While "Slumdog Millionaire" did not capture the most nominations -- voters of the Hollywood Foreign Press Assn. handed five nominations to "Frost/Nixon," "The Curious Case of Benjamin Button" and "Doubt" -- its Golden Globe recognition marked another step in the film's fairy-tale journey.
"You do feel a bit like Cinderella getting invited to the ball," said Christian Colson, the producer of "Slumdog Millionaire," which also was nominated for original score. "You have all these troubles, somebody waves a magic wand, and suddenly you're at the party."
Soon after director Danny Boyle completed filming his movie in Mumbai this year, his American distributor, Warner Independent Pictures, was shut down by parent studio Warner Bros. Warners then considered a number of options for the film, including releasing "Slumdog Millionaire" straight to video, before selling the film's domestic distribution rights to Fox Searchlight (Warners is now sharing Fox Searchlight's costs and revenues).
"What a result, eh?" Boyle said. "It's an extraordinary feeling. The film is a rags-to-riches story -- but the fate of the film is the same. I've never had anything like this recognition for my other films," said Boyle, whose credits include "Trainspotting" and "Millions."
Leonardo DiCaprio, who starred in Boyle's "The Beach" and was nominated for a best dramatic actor Globe for "Revolutionary Road," a Dec. 26 release about a suburban couple's crumbling marriage, said he too was roused by "Slumdog Millionaire." "That is some movie," the actor said.
The 85 voters who make up the HFPA are not considered influential (and sometimes not even credible) journalists, and Golden Globe winners do not always repeat at the Academy Awards.
Because the organization gives several awards in two movie categories -- drama and musical or comedy -- its batting average is deceptively high. Last year's top Globe pictures, "Atonement" and "Sweeney Todd: The Demon Barber of Fleet Street," each went on to win only one minor Oscar, and "Sweeney Todd" wasn't nominated for a best picture Academy Award.
Last January's Golden Globe show was derailed by the Writers Guild of America strike, which kept nominated actors from attending the awards ceremony. The resulting news conference/envelope opening in which winners were announced went largely unwatched. Yet the Golden Globes can bring awards momentum to a number of films and performances.
In addition to "Slumdog Millionaire," the HFPA voters nominated "Benjamin Button," "Frost/Nixon," "The Reader" and "Revolutionary Road" as best dramatic motion picture. In the Golden Globes musical or comedy competition, the nominees were "Burn After Reading," "Happy-Go-Lucky," "In Bruges," "Vicky Cristina Barcelona" and "Mamma Mia!"
The dramatic actor selections were DiCaprio, Frank Langella ("Frost/Nixon"), Sean Penn ("Milk"), Brad Pitt ("Benjamin Button") and Mickey Rourke ("The Wrestler"). Nominated for dramatic actress were Anne Hathaway ("Rachel Getting Married"), Angelina Jolie ("Changeling"), Meryl Streep ("Doubt"), Kristin Scott Thomas ("I've Loved You So Long") and Kate Winslet ("Revolutionary Road").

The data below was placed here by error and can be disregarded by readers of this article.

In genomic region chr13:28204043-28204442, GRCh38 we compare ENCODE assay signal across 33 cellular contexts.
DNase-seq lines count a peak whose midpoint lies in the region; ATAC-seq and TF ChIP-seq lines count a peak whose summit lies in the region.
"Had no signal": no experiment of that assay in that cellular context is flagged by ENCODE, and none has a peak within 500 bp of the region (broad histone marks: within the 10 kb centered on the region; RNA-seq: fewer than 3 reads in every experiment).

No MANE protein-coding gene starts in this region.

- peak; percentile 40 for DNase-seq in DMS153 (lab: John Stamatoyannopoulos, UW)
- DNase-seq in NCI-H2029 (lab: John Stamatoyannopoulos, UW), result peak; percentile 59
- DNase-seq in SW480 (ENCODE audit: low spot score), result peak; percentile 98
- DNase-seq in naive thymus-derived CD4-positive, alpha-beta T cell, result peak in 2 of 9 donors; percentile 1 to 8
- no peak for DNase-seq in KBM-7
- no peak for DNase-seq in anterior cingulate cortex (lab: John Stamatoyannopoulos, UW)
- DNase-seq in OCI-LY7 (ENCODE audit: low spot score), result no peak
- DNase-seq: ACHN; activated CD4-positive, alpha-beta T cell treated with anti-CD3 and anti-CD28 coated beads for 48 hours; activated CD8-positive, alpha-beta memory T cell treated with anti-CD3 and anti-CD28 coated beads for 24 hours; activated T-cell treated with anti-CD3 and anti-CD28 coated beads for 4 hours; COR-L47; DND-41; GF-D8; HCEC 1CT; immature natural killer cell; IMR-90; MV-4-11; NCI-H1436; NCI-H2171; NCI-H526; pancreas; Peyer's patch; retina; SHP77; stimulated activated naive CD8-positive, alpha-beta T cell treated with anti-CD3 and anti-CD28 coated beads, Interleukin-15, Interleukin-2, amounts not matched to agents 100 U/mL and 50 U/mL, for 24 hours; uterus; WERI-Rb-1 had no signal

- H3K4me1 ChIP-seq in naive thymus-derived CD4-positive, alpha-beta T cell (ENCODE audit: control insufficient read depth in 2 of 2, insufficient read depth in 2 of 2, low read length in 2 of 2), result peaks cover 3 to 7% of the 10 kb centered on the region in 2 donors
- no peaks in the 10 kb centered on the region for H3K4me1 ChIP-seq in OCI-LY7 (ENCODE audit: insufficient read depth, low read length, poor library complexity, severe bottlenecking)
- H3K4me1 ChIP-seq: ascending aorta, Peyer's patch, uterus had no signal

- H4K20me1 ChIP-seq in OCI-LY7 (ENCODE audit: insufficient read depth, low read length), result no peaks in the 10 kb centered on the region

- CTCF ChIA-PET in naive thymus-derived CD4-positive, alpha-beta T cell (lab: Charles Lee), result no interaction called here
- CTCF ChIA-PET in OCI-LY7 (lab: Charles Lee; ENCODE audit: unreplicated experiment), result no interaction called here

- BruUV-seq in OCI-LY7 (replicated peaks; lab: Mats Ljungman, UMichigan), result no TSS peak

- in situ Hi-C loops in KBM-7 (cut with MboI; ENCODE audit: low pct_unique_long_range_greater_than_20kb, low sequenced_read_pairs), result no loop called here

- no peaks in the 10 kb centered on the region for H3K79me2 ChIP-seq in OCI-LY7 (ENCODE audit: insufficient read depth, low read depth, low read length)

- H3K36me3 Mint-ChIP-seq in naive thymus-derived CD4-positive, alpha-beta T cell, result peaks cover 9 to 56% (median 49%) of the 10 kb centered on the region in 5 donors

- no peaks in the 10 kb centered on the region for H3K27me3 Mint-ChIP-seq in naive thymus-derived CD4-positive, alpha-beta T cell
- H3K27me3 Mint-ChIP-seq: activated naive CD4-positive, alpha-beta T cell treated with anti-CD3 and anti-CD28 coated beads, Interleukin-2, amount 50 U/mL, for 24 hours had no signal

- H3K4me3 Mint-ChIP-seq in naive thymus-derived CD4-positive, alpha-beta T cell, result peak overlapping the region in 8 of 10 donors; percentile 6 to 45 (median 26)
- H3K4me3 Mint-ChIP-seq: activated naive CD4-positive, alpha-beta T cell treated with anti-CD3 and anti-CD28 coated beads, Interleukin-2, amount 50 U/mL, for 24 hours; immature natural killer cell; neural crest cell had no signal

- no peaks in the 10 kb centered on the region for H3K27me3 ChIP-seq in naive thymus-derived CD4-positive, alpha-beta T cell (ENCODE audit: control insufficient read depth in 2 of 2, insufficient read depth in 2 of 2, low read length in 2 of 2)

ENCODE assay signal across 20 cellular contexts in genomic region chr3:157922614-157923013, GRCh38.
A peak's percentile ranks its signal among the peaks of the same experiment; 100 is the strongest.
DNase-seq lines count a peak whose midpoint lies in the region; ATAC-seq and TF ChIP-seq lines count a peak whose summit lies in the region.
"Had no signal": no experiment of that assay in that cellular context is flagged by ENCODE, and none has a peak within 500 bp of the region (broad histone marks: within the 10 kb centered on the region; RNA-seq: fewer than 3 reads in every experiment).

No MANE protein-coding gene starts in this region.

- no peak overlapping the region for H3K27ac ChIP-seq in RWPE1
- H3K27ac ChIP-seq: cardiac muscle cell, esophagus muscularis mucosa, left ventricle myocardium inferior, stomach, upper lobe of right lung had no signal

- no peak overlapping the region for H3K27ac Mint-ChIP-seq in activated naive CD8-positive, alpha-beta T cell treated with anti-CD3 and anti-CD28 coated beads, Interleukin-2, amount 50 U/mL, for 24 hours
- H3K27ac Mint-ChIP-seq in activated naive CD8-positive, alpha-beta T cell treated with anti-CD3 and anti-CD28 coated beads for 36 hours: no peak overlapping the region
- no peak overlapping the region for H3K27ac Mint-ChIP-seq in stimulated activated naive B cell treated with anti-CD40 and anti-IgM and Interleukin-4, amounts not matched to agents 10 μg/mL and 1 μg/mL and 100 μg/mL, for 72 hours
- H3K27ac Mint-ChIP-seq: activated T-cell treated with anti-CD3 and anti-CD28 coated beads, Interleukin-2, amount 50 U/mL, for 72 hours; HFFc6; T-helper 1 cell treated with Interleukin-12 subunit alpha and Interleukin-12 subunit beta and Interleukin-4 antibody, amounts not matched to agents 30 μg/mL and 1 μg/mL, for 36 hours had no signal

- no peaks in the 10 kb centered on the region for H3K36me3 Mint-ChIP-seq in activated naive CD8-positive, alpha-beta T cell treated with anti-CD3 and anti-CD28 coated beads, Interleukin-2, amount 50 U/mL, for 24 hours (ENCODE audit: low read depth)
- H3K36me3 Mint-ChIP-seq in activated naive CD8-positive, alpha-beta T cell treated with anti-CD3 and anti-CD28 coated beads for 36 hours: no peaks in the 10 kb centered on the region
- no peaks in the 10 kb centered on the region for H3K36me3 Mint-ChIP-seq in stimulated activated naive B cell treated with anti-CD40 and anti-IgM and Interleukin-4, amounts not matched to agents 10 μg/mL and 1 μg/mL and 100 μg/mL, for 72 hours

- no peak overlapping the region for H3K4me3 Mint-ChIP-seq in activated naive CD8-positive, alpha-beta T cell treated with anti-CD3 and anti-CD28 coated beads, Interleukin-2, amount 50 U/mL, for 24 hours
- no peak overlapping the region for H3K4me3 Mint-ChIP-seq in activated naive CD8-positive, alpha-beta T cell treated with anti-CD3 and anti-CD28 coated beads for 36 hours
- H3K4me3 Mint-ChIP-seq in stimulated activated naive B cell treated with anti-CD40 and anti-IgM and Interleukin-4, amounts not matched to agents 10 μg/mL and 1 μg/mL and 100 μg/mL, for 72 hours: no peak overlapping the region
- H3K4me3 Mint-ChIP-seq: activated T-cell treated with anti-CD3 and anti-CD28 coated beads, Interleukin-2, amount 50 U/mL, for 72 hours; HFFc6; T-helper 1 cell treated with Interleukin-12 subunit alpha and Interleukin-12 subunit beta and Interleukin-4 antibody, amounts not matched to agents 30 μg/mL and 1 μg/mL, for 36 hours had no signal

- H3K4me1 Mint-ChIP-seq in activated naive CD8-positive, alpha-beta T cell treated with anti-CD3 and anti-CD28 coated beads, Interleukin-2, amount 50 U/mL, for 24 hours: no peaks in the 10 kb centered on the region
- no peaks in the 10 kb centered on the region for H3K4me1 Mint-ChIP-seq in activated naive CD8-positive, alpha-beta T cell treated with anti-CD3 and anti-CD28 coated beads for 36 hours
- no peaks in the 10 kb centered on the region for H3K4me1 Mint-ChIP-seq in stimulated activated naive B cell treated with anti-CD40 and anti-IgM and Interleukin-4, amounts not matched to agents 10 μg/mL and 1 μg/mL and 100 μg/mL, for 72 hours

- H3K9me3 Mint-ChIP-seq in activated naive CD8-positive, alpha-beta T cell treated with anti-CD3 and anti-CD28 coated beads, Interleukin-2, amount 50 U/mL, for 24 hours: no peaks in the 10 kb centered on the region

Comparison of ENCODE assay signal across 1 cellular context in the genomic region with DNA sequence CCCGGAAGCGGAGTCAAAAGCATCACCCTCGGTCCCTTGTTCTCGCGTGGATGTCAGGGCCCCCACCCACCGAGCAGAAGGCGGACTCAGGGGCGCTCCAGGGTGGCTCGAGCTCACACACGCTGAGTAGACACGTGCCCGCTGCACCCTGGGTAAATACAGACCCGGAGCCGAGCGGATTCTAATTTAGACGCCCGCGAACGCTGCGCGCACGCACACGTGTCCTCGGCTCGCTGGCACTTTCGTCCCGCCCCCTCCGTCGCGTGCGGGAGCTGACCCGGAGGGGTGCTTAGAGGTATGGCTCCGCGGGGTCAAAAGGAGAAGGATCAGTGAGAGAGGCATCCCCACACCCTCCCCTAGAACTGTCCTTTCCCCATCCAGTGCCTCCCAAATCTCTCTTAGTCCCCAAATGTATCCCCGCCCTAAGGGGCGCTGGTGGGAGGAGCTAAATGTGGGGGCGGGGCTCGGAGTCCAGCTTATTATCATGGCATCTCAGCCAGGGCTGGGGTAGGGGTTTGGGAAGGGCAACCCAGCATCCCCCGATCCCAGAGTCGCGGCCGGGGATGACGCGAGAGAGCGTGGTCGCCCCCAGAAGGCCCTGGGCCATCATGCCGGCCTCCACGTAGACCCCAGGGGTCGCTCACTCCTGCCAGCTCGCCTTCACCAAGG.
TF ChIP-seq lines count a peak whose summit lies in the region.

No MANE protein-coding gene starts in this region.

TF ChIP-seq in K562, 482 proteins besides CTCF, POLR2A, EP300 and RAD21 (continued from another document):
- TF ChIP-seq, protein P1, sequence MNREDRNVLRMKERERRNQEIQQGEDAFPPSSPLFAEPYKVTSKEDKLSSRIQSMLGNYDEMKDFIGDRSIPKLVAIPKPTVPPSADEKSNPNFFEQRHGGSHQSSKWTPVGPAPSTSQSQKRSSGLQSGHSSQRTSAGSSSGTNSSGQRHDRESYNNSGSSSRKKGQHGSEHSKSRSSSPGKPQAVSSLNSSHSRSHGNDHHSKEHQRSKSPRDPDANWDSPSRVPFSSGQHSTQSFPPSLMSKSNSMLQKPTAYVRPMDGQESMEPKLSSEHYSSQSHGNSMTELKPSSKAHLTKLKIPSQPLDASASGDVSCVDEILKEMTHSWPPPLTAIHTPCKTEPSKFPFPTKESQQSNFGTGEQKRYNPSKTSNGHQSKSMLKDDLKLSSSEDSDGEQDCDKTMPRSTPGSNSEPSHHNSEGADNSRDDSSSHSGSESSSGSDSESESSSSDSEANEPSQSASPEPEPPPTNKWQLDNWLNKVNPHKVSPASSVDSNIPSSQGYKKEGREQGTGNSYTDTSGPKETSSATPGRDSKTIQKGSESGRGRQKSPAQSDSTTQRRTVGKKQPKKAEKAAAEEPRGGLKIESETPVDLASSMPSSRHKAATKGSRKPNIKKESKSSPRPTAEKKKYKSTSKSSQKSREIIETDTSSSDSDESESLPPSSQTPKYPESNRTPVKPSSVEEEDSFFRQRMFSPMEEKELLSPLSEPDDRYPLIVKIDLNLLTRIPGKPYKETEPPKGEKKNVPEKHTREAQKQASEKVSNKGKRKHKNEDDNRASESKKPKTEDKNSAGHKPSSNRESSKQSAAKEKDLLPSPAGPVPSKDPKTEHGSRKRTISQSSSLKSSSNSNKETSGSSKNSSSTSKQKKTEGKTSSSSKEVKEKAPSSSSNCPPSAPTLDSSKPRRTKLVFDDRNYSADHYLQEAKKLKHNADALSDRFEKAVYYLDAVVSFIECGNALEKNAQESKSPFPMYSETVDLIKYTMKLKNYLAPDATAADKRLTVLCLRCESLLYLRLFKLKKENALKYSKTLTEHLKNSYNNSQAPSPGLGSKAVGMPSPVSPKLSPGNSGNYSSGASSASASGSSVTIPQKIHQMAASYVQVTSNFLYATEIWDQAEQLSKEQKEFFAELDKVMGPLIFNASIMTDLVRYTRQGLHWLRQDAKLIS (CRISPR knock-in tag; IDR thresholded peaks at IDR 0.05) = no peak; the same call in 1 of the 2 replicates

In the musical or comedy category, the actor nominations were Streep ("Mamma Mia!), Rebecca Hall ("Vicky Cristina Barcelona"), Sally Hawkins ("Happy-Go-Lucky"), Frances McDormand ("Burn After Reading") and Emma Thompson ("Last Chance Harvey"). For musical or comedy actor, the Globe selections were Javier Bardem ("Vicky Cristina Barcelona"), James Franco ("Pineapple Express"), Dustin Hoffman ("Last Chance Harvey") and Colin Farrell and Brendan Gleeson (both from "In Bruges").
Several performances and movies that had been singled out by awards prognosticators as favorites were overlooked.
Neither "Milk" nor "Doubt" was nominated for best drama. "Australia" failed to get a nomination, and Michael Shannon, who gives a riveting performance as a mentally unstable dinner guest in "Revolutionary Road," also was overlooked in the supporting actor race. Clint Eastwood, who directed himself as a curmudgeonly veteran in "Gran Torino," was not nominated for dramatic actor.
While unthinkable to "Slumdog Millionaire's" makers just a few months ago, its competing against the other dramatic films represents a classic David versus Goliath story.
"Slumdog Millionaire" (at $14 million) cost less than a tenth of "Benjamin Button" ($150 million), a Dec. 25 story about a man who ages backward. And while "Slumdog Millionaire's" cast is populated with many nonprofessionals, , it faces films starring established stars and veteran performers such as Pitt, Langella, Winslet and DiCaprio.
"We weren't looking for awards nominations or box-office earnings," said screenwriter Simon Beaufoy, who turned the novel "Q & A" into the "Slumdog Millionaire" script. "We were looking to make the most joyful representation of Mumbai, and it's repaid us a million times over."
The benefit isn't limited to "Slumdog Millionaire." At a time when audiences are not supporting highbrow dramas, any awards attention can be hugely helpful in raising awareness and selling tickets.
"In the last 15 years, it's actually about the only way that films that are not high-concept and salable in a 15-second spot or a poster can really gain a footing in the marketplace," said Ron Howard, the director of "Frost/Nixon." "It was cool before. Now it's essential."
Horn is a Times staff writer